Dan McLaughlin explodes the myth that four million conservatives “sat out” the election rather than vote for Mitt Romney:
So, the cavalry isn’t coming. The number of people who voted for a past Republican presidential candidate and not for Mitt Romney likely isn’t be much above the 1 million to 1.5 million range, not enough by itself to cover the distance between Romney and Obama, and the missing stay-at-home voters did not appreciably cut into the proportion of voters who think of themselves as “conservatives.”
But this doesn’t mean the electorate really is static, or that there’s no opportunity to improve on it. What it means is that the missing potential Republican voters are mostly people who have not been regular voters in the recent past, and many of them may not be politically engaged people who think of themselves as conservatives, whether or not their actual beliefs are. Let’s start with the fact that about 93 million eligible voters didn’t vote at all in 2012:
By no means are all of those reachable voters; the annual trendline shows pretty convincingly that you’ll never get all of them to show up, nor would you want to. But it’s a deep pool, and as this chart from my 2014 piece at The Federalist shows, the total vote tends to grow a lot faster for the party out of power after an incumbent re-election (the “Ch TO” column) than it does for either party in the previous election – the party out of power increased its vote total by at least 11.3% in every post-incumbent election from 1868 to 2008 except three elections where there was another incumbent on the ballot.
There’s good news and bad news in here.
The good news is…
and if you’re the kind of person who thinks of themselves as a RINO hunter or somesuch, just go ahead and cover your eyes for this next bit…
Anyway, the good news is that Republicans and conservatives (and even a few libertarians) will turn out and vote for a right-leaning moderate like Mitt. While I don’t want to restart any of the fights from 2012, even in hindsight Romney was likely the strongest GOP contender from an admittedly weak field. He improved on McCain’s vote total and reduced significantly Obama’s 2008 vote total. It’s no small thing that Obama is the only incumbent reelected with fewer voters than initially put him into office.
Unseating an incumbent is hard. Unseating Black Jesus with the firepower of this fully operational mainstream media behind him was perhaps impossible. Add the up-Googled technology advantage enjoyed by the DNC and the OFA, and unseating Obama became impossible. Romney did nearly as much as could be expected, but cultural and technological trends were enough to give Obama a five-million vote advantage — in an election with a record percentage of non-participating voters, at least in my political lifetime.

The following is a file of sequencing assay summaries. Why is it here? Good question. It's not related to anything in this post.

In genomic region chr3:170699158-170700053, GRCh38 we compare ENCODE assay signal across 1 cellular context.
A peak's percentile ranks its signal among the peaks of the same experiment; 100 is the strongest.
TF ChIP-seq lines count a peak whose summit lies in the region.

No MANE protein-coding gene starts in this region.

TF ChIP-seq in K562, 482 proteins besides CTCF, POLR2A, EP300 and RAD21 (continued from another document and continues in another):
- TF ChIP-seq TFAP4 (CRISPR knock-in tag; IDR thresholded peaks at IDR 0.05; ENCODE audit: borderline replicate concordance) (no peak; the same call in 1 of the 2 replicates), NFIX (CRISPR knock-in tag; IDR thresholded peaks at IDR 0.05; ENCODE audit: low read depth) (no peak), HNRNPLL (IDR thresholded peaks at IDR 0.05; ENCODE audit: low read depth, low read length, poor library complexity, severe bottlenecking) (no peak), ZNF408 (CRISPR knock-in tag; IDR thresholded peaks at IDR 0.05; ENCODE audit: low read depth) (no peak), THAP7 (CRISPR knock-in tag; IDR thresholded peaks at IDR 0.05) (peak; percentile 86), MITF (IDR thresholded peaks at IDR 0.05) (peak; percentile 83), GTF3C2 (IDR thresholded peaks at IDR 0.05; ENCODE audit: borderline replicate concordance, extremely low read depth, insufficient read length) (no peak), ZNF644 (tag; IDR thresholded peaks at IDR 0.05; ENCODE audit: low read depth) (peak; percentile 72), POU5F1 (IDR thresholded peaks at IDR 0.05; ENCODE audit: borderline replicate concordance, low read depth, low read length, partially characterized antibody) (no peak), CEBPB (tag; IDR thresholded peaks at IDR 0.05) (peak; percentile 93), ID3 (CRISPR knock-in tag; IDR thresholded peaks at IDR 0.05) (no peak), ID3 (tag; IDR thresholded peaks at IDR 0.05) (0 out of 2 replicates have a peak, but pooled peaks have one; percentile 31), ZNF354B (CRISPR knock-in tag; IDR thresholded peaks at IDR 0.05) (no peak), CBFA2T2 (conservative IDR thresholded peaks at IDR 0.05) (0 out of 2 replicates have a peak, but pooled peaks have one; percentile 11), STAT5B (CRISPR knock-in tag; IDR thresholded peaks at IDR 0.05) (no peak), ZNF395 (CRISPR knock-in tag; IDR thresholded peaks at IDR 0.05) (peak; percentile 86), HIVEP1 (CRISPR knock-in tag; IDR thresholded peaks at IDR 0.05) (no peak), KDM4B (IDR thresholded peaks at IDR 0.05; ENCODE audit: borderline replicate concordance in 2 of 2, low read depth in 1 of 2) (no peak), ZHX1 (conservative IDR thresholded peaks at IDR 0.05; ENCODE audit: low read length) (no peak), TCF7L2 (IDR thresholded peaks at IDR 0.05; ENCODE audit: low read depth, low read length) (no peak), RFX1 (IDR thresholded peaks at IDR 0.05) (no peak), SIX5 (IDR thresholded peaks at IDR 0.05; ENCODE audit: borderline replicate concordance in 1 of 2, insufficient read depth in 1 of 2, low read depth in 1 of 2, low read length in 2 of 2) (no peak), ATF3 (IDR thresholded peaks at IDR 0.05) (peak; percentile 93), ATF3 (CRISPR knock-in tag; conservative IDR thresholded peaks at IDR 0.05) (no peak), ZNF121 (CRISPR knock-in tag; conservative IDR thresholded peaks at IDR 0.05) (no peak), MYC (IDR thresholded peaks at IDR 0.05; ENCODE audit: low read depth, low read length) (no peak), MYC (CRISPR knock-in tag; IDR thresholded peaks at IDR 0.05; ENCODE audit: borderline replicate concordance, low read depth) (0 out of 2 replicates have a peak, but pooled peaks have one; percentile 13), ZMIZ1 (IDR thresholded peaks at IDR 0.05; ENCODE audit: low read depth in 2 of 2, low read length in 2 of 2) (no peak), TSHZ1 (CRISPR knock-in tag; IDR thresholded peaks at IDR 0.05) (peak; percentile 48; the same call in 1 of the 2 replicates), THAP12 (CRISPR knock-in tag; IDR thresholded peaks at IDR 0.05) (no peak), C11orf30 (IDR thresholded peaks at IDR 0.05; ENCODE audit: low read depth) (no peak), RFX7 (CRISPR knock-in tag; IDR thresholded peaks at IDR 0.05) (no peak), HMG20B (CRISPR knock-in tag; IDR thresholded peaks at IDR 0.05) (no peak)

Obama was able to use technology to micro-target his voters and turn them out. At the same time, the Media-Democrat Complex pushed false memes like the “War on Women” to push non-participation as high as possible, robbing the GOP of millions of potential voters.
Remember that italicized bit the next time you read heartwarming stories about how Democrats just want everybody to “have their voices heard” on election day. The reality is that Obama won reelection as much by suppressing the vote as by turning out his base.
Which brings us to the bad news.
Next year, Hillary Clinton will attempt the same “poison the well” strategy against the eventual GOP nominee. She’ll also enjoy the same high-tech tools Obama used so such great advantage, and she’ll also have some — but not all — of Obama’s cultural (“First female president!”) advantages and MSM support.
If Reince Priebus and the RNC fail to counter the DNC’s Google-powered tech tools, then this thing could be over already — the election a foregone conclusion of algorithm-powered smartphone apps getting the “right” people out to vote and keeping the “wrong” people home.
Assuming Priebus does have the RNC’s act together and that McLaughlin is correct that GOP voters will muster for any sufficiently conservative candidate, then the election will be fought on two fronts. The first as McLaughlin says, is for that “deep pool” of voters who didn’t turn out in 2012 but might in 2016. The second is to find a means of preventing Clinton from keeping those ten million voters Obama brought into the Democrat fold in 2008 — to either keep them home on Election Day or to bring them into the GOP fold.
The Right has two weapons to use against Hillary and the Ten Million. The most powerful is Clinton herself, who will never inspire Obama’s messianic support. The last poll I saw of younger voters showed they just don’t like her, period, and younger voters are a key Obama constituency. The second most powerful weapon is a GOP candidate with enough crossover appeal enough to deepen the GOP end of the pool.